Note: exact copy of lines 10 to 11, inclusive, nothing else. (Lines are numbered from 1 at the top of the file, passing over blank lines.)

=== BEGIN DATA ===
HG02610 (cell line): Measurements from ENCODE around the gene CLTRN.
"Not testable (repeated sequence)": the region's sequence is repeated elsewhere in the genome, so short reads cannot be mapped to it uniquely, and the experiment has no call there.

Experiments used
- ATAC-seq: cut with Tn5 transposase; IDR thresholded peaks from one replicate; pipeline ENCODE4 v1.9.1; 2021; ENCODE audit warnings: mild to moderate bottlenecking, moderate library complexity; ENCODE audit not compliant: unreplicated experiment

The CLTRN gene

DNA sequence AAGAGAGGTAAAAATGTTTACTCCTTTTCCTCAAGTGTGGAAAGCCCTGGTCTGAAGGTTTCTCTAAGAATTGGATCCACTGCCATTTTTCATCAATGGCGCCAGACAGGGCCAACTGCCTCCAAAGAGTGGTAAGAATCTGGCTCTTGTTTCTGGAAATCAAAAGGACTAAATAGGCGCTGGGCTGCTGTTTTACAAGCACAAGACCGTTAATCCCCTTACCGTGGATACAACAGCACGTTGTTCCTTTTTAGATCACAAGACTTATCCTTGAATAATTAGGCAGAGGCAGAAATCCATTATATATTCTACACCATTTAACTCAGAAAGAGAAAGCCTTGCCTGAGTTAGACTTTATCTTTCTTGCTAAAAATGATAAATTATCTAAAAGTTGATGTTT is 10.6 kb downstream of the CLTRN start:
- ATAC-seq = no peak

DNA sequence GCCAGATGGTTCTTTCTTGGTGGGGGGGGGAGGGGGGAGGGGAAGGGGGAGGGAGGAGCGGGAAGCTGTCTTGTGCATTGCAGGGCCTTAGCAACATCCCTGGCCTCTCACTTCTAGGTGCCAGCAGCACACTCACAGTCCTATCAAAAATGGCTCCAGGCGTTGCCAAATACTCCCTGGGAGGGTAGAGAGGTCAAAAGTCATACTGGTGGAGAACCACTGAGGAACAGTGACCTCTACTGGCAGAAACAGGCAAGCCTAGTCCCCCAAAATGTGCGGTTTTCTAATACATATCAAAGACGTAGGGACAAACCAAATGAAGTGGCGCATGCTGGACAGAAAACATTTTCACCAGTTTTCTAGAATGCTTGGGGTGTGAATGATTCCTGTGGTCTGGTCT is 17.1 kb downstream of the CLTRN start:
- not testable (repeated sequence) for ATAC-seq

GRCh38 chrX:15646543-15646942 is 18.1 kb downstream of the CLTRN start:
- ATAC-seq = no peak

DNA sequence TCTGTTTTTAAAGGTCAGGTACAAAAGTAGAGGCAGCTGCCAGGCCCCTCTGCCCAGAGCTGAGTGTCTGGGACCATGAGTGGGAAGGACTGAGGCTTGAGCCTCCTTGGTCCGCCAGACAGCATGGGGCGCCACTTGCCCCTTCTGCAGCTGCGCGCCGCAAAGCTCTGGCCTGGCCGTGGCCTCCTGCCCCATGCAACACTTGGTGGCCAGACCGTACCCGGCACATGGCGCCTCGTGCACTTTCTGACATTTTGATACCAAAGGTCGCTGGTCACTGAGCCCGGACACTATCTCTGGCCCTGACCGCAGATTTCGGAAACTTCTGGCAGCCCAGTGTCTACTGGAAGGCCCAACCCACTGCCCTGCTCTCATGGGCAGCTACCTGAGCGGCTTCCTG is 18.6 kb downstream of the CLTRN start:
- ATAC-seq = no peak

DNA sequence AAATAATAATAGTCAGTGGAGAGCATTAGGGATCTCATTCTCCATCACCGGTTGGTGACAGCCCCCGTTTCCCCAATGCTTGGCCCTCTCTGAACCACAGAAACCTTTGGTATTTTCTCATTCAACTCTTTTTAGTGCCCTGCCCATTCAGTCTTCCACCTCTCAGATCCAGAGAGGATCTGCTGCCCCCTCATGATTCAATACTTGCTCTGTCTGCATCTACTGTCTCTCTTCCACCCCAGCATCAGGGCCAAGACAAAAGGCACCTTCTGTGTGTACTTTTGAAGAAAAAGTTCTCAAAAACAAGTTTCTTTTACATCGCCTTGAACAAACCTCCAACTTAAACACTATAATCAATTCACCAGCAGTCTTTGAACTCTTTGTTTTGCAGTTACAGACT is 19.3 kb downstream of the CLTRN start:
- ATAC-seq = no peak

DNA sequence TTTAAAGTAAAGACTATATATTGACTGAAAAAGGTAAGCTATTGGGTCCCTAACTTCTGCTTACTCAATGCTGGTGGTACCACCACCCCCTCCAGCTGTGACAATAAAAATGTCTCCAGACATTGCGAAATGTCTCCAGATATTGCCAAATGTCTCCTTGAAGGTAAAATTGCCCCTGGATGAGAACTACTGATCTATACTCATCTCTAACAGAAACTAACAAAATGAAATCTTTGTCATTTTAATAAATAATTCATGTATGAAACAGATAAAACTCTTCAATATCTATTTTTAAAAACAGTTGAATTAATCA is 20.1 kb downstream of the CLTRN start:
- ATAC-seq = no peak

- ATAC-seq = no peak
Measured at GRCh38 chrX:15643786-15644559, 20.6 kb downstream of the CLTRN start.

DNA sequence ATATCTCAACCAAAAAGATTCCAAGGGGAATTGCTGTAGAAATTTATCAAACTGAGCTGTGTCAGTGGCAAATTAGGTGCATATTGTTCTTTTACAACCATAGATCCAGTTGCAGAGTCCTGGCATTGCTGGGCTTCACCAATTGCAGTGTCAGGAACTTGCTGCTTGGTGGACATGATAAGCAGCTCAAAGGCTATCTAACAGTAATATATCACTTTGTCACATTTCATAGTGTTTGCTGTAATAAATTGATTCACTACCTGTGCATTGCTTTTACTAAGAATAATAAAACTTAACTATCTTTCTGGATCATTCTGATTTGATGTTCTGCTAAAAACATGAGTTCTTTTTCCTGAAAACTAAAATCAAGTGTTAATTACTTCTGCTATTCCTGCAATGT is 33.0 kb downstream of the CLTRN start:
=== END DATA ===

GRCh38 chrX:15646543-15646942 is 18.1 kb downstream of the CLTRN start:
- ATAC-seq = no peak